In love’s realm, emotions are not only critical to forming bonds of attachment but can be a source of great insights and knowledge. As per Blaise Pascal, ‘the heart has its reasons which reason knows nothing of.’
But in the world of investing the heart is a lonely hunter, and being clinical and methodical is to one’s benefit. But to do so we must overcome the emotional inner workings of our brains. A battle that begins and ends with acknowledging that we are not just the rational agents of economic textbooks but also the protagonists of love stories.
And with Valentine’s approaching, what better reminder does one need of our emotional and irrational selves. For even the shrewdest and most calculated of investors have done some pretty crazy things in the name of love.
The Month of January.
The new-found love for fixed income has seen bond funds attract large inflows forcing portfolio managers to scramble to put money to work. Matters were not helped with only $10.55 bn of new deals in January (compared to $12 bn last year). Banks continued to dominate new issuance (68%) with the remainder split between utilities, autos, and retail issuers. There was robust demand for the new supply, as deals were 2.75x oversubscribed, and notably, Metro’s 10-year deal was 12x covered.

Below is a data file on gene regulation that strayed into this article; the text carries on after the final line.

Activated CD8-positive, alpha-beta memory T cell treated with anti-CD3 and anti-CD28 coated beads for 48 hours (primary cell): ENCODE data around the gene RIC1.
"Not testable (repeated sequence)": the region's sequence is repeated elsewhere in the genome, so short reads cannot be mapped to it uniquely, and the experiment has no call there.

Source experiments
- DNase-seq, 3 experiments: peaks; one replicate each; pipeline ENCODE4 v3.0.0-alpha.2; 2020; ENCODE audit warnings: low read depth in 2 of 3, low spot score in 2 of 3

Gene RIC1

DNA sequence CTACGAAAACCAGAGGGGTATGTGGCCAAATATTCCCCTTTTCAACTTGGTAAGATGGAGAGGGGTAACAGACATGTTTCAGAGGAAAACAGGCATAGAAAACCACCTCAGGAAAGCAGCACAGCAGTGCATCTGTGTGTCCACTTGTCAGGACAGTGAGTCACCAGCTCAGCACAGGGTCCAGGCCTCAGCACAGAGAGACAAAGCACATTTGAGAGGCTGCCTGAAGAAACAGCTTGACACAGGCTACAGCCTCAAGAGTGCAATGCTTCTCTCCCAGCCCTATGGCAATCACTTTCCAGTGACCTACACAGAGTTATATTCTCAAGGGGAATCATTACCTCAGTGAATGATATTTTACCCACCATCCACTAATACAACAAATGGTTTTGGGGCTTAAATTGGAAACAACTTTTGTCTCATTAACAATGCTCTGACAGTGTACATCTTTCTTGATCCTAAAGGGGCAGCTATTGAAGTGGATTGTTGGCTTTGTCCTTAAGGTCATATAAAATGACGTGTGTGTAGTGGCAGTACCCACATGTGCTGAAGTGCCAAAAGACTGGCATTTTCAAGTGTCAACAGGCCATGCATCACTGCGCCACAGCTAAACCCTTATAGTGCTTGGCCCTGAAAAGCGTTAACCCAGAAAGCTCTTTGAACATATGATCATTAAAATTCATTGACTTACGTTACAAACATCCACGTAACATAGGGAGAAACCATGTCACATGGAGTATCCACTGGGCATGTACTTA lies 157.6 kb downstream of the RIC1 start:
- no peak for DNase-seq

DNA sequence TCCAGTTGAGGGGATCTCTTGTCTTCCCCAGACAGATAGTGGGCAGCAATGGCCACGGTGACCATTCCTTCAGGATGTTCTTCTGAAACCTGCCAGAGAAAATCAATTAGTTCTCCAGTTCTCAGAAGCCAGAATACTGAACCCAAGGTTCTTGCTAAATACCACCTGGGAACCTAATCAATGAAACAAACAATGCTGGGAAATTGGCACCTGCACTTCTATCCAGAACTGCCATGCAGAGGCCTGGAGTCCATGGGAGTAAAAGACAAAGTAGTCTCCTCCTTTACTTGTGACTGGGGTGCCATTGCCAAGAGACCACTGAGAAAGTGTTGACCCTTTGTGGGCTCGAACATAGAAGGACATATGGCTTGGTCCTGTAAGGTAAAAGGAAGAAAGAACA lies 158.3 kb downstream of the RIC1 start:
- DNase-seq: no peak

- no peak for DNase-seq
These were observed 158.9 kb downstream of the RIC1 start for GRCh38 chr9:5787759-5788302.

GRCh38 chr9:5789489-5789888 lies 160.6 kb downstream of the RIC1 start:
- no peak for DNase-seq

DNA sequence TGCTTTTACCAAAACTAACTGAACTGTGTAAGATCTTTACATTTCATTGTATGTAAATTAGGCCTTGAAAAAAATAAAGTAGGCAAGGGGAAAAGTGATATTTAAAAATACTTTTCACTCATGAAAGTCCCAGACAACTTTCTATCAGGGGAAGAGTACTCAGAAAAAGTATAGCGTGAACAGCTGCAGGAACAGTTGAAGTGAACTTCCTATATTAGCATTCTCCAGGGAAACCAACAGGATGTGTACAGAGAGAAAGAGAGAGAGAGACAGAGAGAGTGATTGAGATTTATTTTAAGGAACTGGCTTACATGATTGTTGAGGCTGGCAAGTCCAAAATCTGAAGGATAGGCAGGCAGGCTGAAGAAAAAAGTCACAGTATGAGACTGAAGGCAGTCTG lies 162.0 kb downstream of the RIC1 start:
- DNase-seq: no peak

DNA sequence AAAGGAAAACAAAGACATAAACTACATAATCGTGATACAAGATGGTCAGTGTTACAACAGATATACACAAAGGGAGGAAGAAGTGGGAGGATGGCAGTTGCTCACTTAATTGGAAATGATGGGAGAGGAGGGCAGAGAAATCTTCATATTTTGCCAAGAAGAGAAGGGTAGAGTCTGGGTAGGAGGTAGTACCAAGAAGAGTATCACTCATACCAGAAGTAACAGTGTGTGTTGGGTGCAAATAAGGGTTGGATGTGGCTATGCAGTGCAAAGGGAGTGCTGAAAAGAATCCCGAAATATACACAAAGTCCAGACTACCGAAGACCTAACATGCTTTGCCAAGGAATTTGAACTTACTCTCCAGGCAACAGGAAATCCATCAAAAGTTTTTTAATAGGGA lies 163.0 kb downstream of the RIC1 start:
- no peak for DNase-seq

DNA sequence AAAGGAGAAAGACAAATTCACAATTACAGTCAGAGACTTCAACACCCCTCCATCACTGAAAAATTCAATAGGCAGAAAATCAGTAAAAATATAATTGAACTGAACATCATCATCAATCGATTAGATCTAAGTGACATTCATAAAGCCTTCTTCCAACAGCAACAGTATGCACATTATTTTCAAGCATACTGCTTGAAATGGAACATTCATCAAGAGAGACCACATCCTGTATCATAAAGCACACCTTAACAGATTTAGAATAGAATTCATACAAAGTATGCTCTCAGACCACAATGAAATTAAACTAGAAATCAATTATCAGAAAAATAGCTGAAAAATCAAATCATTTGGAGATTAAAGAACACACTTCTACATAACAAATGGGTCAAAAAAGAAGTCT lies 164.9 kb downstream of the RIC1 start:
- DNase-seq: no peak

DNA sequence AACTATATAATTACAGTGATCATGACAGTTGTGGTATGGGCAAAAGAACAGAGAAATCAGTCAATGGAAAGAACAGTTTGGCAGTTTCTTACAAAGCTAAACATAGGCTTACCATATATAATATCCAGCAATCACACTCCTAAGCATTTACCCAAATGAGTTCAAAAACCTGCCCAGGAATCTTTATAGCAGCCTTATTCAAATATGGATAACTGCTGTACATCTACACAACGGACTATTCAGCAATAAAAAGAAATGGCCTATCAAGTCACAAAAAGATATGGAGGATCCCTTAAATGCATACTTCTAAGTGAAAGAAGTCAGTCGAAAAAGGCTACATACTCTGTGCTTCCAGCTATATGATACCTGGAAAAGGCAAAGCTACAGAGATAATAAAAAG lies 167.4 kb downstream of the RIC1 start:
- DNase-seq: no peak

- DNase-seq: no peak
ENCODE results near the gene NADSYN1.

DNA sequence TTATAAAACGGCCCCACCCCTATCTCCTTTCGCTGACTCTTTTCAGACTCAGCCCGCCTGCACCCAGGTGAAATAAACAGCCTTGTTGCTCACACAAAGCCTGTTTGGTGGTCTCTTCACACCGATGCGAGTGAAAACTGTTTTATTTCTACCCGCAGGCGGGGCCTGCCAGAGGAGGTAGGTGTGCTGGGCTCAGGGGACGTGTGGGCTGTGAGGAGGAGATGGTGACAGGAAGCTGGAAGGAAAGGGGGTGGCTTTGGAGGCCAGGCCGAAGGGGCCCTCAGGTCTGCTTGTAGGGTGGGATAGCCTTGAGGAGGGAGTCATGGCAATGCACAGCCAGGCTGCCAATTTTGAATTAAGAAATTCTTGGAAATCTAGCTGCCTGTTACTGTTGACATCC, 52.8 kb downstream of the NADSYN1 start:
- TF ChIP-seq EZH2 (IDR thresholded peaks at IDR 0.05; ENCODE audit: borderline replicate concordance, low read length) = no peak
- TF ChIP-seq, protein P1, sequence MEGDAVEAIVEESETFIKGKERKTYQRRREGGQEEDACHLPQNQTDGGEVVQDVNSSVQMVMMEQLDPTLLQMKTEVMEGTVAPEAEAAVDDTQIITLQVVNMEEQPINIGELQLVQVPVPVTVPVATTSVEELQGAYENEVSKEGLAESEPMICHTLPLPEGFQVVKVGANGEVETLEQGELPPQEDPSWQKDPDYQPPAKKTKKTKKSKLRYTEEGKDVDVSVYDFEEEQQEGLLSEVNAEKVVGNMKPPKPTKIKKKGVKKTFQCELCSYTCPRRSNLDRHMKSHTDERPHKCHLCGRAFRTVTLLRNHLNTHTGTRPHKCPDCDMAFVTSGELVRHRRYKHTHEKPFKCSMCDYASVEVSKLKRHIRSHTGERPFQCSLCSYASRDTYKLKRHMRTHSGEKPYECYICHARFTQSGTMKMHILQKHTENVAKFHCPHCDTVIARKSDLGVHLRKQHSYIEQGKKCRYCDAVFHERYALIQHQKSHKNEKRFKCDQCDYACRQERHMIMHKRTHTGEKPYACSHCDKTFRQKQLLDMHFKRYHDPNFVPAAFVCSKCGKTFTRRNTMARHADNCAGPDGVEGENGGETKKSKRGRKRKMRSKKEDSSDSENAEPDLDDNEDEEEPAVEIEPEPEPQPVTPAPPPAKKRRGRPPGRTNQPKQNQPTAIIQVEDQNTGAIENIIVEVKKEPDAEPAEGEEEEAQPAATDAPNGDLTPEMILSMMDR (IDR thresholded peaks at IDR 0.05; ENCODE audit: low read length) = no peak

The strong demand for bonds, light supply, and positive macro tone was supportive of credit. And with dealer inventories depleted, spreads had no where to go but tighter. While January saw domestic credit keep pace with the rally south of the border, Canadian investment-grade spreads remain attractive on a relative value basis.
- Canadian spreads narrowed 12 bps to 150 bps
- US spreads narrowed 13 bps to 117 bps
Signs of disinflation sparked optimism that rate hikes were about to end. The Bank of Canada delivered a 25 bps hike and announced a pause to assess the impact of 425 bps worth of rate hikes on growth and inflation.
The Federal Reserve also raised rates by 25 bps but indicated that at least two more 25 bps increases are needed before a potential pause. Investors were happy that central banks are nearly done and moved to drive yields lower on hopes that rate cuts will start later this year.